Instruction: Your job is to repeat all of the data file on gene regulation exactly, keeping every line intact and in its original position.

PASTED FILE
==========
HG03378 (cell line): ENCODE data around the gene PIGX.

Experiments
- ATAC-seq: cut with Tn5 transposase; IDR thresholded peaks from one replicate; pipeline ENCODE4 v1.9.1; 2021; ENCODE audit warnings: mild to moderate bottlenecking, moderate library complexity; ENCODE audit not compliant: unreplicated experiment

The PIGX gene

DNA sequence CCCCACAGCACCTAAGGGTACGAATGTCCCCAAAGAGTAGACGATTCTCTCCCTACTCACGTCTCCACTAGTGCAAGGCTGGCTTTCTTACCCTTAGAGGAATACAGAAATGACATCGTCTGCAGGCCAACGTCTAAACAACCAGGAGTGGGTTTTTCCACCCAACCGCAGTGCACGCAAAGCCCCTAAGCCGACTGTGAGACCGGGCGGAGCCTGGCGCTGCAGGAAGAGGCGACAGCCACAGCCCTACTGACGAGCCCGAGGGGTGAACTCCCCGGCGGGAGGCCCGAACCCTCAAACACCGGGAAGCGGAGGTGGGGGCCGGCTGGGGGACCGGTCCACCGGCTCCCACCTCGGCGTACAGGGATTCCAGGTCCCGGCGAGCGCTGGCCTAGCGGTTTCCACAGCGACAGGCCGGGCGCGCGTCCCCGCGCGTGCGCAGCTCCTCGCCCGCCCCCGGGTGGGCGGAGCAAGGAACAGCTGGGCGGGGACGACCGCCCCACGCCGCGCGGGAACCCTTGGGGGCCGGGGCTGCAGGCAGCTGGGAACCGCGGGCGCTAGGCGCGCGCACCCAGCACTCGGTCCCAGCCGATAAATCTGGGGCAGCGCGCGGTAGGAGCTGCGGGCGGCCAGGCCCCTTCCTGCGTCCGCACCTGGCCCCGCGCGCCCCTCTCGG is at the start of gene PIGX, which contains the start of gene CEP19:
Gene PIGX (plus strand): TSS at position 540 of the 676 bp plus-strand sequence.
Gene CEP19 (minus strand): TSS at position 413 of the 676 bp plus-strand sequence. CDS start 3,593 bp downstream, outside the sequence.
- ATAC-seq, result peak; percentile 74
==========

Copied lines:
HG03378 (cell line): ENCODE data around the gene PIGX.

Experiments
- ATAC-seq: cut with Tn5 transposase; IDR thresholded peaks from one replicate; pipeline ENCODE4 v1.9.1; 2021; ENCODE audit warnings: mild to moderate bottlenecking, moderate library complexity; ENCODE audit not compliant: unreplicated experiment

The PIGX gene

DNA sequence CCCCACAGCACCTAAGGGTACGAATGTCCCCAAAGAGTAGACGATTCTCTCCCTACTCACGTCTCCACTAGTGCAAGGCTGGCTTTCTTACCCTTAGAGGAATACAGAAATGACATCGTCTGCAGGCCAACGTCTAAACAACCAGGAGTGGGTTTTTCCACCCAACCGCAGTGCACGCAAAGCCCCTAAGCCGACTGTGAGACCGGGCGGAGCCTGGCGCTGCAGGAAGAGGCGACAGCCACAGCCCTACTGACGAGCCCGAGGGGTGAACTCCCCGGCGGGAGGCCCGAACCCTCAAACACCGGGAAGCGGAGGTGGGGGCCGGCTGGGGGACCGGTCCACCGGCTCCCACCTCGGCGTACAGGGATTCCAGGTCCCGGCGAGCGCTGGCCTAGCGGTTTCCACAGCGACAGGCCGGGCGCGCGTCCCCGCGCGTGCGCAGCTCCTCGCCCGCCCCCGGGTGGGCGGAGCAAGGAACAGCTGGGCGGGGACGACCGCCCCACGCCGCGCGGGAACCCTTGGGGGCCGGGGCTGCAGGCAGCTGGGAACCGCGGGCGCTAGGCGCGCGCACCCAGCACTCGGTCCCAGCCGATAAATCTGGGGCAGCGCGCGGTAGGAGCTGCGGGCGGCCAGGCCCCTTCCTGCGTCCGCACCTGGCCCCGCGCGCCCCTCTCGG is at the start of gene PIGX, which contains the start of gene CEP19:
Gene PIGX (plus strand): TSS at position 540 of the 676 bp plus-strand sequence.
Gene CEP19 (minus strand): TSS at position 413 of the 676 bp plus-strand sequence. CDS start 3,593 bp downstream, outside the sequence.
- ATAC-seq, result peak; percentile 74